March 2013, Trice Edney Communications, LLC honored her with its inaugural Stateswoman for Justice Award. In May 2013, she received the Leadership Conference on Civil and Human Rights’ coveted Hubert H. Humphrey Civil and Human Rights Award. Later that year, she received the Feminist Majority Foundation’s Fearless Trailblazer Award and during the Congressional Black Caucus Foundation’s (CBCF) 2013 Annual Legislative Conference, the CBCF, the women members of the CBCF and the Sojourner Truth Legacy Project awarded Ms. Arnwine with the Sojourner Truth, “Woman of Truth” Award…

During the National Bar Association’s 2014 Annual Convention, Ms. Arnwine received the Vince Monroe Townsend, Jr., Legends Award and the Women Lawyers Division’s Walking the Walk: Women Lawyers Still Making It Happen Award…

In 2015, Ms. Arnwine received the prestigious “Charles Hamilton Houston Medallion” award along with Co-honoree Ruth Bader Ginsburg from the Washington Bar Association.

Ms. Arnwine is a featured columnist with Trice Edney News Wire and serves as a frequent conference orator. She has penned numerous articles and is regularly quoted and featured by national and local media outlets such as the American Bar Association (ABA) publications, the New York Times, the Washington Post, MSNBC and NBC Network News, Rev. Jesse Jackson’s “Keep Hope Alive” radio show, Sirius Satellite Radio shows, BET, TV One, Radio One and other major national and local media, including many African American newspapers, magazines, radio stations and Websites. She is active on social media on Twitter and Facebook.

Ms. Arnwine launched “Igniting Change with Barbara Arnwine” in March 2015 on Radio One’s WOL 1450 AM. The hour-long show, which airs on Tuesdays from 12-1 p.m. EST, provides provocative and empowering information and discussion designed to ignite change and inspire action in achieving racial justice, social justice and equality.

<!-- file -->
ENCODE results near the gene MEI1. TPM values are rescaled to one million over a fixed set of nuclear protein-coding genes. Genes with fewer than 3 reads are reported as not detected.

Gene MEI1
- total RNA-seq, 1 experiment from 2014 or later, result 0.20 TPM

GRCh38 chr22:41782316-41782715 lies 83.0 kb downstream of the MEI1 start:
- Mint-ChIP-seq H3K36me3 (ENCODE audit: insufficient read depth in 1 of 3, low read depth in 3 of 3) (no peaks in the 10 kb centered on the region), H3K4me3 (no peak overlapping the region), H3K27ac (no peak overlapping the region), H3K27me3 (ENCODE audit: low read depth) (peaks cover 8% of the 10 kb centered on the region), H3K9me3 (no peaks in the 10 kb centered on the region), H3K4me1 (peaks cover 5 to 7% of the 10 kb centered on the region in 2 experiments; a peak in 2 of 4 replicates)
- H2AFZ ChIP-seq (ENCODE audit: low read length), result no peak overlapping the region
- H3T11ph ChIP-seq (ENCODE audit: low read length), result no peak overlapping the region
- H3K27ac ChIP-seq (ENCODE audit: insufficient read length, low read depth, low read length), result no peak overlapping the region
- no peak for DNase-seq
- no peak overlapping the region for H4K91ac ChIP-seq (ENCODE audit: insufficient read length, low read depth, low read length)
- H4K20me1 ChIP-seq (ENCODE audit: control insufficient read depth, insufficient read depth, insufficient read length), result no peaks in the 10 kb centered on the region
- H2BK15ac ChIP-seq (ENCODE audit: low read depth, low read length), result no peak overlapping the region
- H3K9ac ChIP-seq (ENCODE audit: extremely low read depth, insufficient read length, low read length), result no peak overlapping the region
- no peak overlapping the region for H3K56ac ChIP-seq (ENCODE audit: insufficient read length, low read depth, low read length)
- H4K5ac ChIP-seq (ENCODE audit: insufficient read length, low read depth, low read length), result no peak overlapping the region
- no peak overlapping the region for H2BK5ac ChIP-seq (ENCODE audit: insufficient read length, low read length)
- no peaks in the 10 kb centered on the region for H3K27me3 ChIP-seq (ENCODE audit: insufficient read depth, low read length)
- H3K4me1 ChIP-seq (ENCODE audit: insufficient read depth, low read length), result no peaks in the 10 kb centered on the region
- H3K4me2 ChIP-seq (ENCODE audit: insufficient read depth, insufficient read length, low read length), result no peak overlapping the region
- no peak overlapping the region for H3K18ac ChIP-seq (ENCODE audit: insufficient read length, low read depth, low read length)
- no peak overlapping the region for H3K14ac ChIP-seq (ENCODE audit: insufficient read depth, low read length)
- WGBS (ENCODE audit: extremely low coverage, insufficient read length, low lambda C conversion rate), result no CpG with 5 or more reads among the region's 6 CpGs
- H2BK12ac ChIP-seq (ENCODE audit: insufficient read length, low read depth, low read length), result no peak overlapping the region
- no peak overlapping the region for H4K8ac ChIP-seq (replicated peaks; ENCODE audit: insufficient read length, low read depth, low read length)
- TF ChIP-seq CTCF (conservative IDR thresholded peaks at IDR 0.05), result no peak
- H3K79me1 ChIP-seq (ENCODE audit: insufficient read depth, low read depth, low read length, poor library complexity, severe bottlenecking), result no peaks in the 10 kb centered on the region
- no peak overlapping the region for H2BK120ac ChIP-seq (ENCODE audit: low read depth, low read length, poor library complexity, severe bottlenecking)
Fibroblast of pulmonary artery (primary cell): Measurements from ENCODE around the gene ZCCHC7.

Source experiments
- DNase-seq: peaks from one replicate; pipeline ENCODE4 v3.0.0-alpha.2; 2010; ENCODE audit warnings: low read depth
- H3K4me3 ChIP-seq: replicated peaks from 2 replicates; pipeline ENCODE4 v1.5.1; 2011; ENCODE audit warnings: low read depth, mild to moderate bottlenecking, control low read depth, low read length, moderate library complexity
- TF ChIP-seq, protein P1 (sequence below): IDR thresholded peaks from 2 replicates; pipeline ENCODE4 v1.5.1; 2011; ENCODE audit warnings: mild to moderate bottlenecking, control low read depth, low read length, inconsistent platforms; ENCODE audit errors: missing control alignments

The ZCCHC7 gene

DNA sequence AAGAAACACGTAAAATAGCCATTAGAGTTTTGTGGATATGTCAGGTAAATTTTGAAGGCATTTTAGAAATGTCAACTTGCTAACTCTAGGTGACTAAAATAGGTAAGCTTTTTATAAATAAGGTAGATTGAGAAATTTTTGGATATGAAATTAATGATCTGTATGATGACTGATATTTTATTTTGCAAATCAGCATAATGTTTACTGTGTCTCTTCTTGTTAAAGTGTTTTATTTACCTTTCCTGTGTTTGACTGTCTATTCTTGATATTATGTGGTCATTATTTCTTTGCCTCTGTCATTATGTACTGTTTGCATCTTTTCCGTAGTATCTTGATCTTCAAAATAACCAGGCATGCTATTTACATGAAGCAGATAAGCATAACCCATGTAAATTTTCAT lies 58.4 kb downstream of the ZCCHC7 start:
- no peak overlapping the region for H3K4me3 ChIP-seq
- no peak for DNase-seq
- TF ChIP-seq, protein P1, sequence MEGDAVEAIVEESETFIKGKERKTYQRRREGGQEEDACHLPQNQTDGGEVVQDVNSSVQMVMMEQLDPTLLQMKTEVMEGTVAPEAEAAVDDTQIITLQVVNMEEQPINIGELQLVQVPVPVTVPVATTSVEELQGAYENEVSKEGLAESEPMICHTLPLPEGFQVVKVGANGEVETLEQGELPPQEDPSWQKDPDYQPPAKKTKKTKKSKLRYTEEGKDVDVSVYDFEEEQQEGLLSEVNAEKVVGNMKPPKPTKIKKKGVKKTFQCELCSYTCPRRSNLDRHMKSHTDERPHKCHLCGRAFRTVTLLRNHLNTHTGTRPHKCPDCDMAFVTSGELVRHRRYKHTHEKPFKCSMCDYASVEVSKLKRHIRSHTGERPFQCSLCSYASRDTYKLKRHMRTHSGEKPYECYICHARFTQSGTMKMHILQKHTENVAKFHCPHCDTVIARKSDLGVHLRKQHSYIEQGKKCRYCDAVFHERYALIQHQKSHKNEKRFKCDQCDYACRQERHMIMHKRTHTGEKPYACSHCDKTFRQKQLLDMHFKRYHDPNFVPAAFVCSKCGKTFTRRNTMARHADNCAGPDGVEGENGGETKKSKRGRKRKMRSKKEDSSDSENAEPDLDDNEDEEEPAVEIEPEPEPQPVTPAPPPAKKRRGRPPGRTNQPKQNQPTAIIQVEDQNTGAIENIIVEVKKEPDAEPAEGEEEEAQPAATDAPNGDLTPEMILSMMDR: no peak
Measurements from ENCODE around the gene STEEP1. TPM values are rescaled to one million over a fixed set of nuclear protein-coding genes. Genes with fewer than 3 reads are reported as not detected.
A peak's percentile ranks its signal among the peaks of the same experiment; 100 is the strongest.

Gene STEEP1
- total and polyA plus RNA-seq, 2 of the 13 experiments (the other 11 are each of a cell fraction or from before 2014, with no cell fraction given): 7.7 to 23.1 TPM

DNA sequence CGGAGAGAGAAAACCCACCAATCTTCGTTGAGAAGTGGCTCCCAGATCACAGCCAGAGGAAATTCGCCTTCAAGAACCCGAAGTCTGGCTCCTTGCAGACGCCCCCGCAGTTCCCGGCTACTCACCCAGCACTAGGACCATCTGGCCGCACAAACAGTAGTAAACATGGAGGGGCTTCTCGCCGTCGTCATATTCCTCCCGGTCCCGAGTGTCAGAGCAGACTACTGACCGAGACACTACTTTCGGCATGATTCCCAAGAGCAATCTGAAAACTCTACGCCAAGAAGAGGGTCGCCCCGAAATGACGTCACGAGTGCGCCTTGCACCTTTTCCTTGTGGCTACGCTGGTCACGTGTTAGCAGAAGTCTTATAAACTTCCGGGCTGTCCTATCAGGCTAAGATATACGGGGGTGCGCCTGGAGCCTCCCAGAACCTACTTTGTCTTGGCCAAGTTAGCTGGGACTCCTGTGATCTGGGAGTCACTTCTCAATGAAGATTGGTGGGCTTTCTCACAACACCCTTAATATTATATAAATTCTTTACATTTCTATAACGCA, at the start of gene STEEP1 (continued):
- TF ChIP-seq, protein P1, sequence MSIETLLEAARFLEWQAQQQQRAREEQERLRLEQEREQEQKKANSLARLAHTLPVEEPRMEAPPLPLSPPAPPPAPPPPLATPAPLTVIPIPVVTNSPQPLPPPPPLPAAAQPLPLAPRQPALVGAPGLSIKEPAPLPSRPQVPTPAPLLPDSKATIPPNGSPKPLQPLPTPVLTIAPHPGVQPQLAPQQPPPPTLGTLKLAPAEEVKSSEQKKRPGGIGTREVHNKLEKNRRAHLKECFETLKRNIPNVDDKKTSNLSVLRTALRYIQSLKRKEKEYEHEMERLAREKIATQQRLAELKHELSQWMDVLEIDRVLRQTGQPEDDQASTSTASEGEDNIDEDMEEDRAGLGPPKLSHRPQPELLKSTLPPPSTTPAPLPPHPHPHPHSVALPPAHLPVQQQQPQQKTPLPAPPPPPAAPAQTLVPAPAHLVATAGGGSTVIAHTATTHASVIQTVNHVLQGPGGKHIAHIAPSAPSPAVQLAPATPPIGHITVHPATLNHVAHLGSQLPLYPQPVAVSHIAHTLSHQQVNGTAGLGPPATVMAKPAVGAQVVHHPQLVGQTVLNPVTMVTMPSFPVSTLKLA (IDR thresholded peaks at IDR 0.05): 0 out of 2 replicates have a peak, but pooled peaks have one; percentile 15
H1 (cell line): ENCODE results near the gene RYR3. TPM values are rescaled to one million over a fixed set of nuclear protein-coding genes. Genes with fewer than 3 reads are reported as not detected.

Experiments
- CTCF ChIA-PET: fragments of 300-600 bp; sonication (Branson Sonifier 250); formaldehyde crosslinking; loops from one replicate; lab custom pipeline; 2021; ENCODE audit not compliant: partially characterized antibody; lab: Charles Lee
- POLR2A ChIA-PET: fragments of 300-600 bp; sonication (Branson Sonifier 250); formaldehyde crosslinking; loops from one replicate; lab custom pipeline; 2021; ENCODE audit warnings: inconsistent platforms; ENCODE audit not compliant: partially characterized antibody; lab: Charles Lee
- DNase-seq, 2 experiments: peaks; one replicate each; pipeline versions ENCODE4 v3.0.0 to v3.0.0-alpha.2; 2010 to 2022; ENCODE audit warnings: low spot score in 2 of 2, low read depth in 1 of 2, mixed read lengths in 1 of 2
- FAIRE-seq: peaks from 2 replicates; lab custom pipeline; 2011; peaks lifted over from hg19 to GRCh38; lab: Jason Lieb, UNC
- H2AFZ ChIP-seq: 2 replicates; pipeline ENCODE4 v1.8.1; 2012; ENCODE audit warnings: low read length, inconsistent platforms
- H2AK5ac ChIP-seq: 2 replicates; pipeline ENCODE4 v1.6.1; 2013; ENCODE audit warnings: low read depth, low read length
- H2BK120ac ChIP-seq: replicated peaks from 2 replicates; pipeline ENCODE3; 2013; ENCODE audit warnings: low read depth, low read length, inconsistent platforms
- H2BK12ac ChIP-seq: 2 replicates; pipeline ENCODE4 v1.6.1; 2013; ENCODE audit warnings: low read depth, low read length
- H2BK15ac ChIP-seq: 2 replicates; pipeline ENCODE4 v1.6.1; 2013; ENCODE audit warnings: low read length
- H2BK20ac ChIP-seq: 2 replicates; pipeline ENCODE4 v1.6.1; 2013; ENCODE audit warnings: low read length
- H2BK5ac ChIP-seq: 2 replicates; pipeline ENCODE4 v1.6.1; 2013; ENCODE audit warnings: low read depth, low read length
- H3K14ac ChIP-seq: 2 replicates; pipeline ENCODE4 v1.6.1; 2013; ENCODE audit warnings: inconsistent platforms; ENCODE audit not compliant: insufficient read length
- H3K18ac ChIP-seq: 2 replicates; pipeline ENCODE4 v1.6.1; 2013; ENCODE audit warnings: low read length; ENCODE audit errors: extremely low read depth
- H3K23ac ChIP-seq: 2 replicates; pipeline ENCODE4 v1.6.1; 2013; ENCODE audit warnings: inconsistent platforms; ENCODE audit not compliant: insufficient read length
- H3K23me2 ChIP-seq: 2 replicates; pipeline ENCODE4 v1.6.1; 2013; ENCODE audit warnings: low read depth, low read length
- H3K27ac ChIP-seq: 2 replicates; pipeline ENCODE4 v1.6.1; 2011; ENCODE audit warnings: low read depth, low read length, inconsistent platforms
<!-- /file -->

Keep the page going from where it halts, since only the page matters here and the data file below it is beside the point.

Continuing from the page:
Ms. Arnwine is a former Board member of the National Coalition to Abolish the Death Penalty and serves on the board of directors of MomsRising and the African American Policy Forum.




J.D., Rutgers, The State University of New Jersey
B.S., Long Island University


Irving L. Joyner has worked as a Professor at North Carolina Central University (NCCU) School of Law since 1982. From 1984 to 1992, Joyner served as the Associate Dean of NCCU School of Law. He regularly teaches courses in Criminal Law; Criminal Procedure; Civil Rights; Race and the Law; Professional Responsibility; and Trial Practice. As a member of the faculty, Professor Joyner serves on a number of Law School and University committees.

Professor Joyner has written three editions of his book, Criminal Procedure in North Carolina which is published by LexisNexis Publishing Company. He regularly prepares annual supplements to that publication. The first edition was published in 1989, the second in 1999 and the third was published in 2006. Additionally, Professor Joyner has written a number of articles and manuscripts for continuing legal education programs. He speaks and lectures regularly at legal education, civil rights, political empowerment and educational advancement programs.

Professor Joyner provides pro bono legal counsel to several political, religious and community organizations and to needy individuals in civil rights and criminal appeals cases. He serves on several State study commissions and agencies and in leadership roles with a variety of community groups and organizations.

This service includes a five year term as the Vice-Chairperson of the 1898 Wilmington Race Riot Commission. He is also a regular legal commentator for local, state and national media primarily in the areas of law, politics, civil rights and racial justice.

For the past ten years, he has co-hosted the highly acclaimed “Legal Eagle Review” which is dedicated to a discussion of current local and national legal issues and is heard each Saturday morning on WNCU 90.7 FM.

In 2004, Professor Joyner was honored as the Lawyer of the Year by the George H. White Bar Association, an organization of African-American Lawyers in Durham County and is a past recipient of the Lawyer of the Year Award by the North Carolina Association of Black Lawyers. In 2006, he was honored by NCCU Law School students as Professor of the Year.

Professor Joyner and his family are members of the Ebenezer Missionary Baptist Church in LaGrange, N.C., the church in which he was raised and now serves as legal counsel and advisor.


Email: ijoyner@nccu.edu